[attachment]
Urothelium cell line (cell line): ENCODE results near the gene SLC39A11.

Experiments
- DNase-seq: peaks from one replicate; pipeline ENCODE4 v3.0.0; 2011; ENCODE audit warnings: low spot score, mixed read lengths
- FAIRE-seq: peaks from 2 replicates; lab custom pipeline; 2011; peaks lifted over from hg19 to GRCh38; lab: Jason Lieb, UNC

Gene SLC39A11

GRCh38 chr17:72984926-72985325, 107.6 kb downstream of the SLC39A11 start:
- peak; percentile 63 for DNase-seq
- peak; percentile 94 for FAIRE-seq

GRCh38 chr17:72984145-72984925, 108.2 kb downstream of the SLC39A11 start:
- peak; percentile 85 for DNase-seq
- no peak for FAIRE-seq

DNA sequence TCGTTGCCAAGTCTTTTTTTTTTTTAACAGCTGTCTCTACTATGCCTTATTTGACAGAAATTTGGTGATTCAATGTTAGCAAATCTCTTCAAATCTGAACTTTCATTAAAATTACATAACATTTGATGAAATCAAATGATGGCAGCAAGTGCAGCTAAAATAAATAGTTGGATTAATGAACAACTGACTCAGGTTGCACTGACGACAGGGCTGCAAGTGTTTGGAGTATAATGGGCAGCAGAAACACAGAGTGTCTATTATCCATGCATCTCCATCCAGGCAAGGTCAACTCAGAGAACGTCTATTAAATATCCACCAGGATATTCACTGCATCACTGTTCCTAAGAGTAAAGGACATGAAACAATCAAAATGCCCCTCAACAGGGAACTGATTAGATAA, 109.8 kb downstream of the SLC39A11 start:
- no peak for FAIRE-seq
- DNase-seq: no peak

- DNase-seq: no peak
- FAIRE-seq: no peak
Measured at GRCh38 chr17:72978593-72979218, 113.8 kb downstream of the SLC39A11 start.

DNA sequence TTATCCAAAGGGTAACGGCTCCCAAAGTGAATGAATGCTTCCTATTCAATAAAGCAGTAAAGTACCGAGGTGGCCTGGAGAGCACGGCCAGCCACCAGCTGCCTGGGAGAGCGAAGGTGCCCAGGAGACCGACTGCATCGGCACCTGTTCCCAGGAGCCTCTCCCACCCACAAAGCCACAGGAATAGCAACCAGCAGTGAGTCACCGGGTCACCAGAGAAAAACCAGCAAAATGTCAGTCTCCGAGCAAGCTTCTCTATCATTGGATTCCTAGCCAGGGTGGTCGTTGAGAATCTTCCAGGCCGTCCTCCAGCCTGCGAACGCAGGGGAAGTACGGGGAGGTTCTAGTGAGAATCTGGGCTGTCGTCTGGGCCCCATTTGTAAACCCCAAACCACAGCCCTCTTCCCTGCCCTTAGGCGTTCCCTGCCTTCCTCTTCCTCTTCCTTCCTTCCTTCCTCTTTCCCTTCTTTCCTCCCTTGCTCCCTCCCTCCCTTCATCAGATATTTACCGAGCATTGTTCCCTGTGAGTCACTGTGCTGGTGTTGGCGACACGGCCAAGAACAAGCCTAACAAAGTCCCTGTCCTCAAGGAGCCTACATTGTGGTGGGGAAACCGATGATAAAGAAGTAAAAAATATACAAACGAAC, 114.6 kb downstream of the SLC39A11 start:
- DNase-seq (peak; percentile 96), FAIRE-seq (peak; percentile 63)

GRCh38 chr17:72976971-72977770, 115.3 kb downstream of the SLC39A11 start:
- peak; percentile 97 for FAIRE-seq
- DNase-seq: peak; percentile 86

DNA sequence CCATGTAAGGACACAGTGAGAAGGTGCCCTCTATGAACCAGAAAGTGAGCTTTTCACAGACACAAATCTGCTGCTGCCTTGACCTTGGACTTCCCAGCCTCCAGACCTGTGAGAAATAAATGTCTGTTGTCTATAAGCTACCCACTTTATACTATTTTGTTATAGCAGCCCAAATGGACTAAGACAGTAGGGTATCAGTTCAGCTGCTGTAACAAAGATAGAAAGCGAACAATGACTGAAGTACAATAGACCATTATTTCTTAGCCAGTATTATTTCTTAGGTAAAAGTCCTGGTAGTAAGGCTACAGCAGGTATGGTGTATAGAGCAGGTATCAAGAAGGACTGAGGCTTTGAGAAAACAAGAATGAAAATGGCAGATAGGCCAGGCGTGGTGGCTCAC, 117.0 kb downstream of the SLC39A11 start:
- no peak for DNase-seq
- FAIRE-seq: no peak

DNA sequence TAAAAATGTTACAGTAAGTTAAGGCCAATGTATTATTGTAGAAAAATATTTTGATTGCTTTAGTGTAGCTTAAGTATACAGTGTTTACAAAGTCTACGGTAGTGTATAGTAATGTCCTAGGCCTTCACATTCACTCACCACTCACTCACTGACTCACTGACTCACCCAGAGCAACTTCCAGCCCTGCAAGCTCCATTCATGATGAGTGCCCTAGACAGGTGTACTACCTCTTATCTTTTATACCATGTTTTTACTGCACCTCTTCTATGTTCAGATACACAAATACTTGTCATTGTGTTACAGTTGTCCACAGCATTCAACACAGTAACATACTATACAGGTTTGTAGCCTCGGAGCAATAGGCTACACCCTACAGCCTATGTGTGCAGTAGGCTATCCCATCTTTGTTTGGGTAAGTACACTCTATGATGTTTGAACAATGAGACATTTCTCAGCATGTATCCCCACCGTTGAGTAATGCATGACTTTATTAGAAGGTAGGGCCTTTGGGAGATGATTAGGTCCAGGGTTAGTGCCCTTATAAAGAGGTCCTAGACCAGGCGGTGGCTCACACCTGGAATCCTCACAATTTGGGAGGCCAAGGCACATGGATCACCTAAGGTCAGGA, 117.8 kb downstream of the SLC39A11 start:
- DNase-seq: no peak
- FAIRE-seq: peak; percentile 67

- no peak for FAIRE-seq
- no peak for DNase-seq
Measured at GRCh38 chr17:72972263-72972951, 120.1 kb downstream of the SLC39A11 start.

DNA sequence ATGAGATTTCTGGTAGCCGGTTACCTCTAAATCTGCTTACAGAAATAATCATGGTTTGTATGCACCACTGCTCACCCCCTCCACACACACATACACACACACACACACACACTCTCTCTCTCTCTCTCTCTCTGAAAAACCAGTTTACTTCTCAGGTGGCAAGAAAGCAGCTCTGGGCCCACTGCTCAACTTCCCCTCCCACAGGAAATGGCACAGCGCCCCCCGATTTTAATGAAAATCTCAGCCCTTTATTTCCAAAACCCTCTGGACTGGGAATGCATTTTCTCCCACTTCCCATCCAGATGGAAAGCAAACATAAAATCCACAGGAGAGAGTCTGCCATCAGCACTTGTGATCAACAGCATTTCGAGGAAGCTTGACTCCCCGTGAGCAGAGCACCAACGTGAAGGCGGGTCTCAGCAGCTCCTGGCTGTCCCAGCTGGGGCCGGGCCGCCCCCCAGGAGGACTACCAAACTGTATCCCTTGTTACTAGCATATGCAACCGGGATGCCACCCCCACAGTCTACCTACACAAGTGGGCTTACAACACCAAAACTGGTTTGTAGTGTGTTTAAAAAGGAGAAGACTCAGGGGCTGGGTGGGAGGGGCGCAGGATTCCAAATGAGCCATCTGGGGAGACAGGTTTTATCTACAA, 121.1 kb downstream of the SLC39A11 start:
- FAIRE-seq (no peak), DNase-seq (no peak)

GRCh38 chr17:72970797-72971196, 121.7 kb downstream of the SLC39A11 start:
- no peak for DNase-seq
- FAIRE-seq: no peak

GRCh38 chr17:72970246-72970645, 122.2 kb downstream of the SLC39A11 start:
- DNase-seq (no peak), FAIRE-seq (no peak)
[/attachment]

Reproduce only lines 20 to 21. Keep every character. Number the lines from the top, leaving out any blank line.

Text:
GRCh38 chr17:72976971-72977770, 115.3 kb downstream of the SLC39A11 start:
- peak; percentile 97 for FAIRE-seq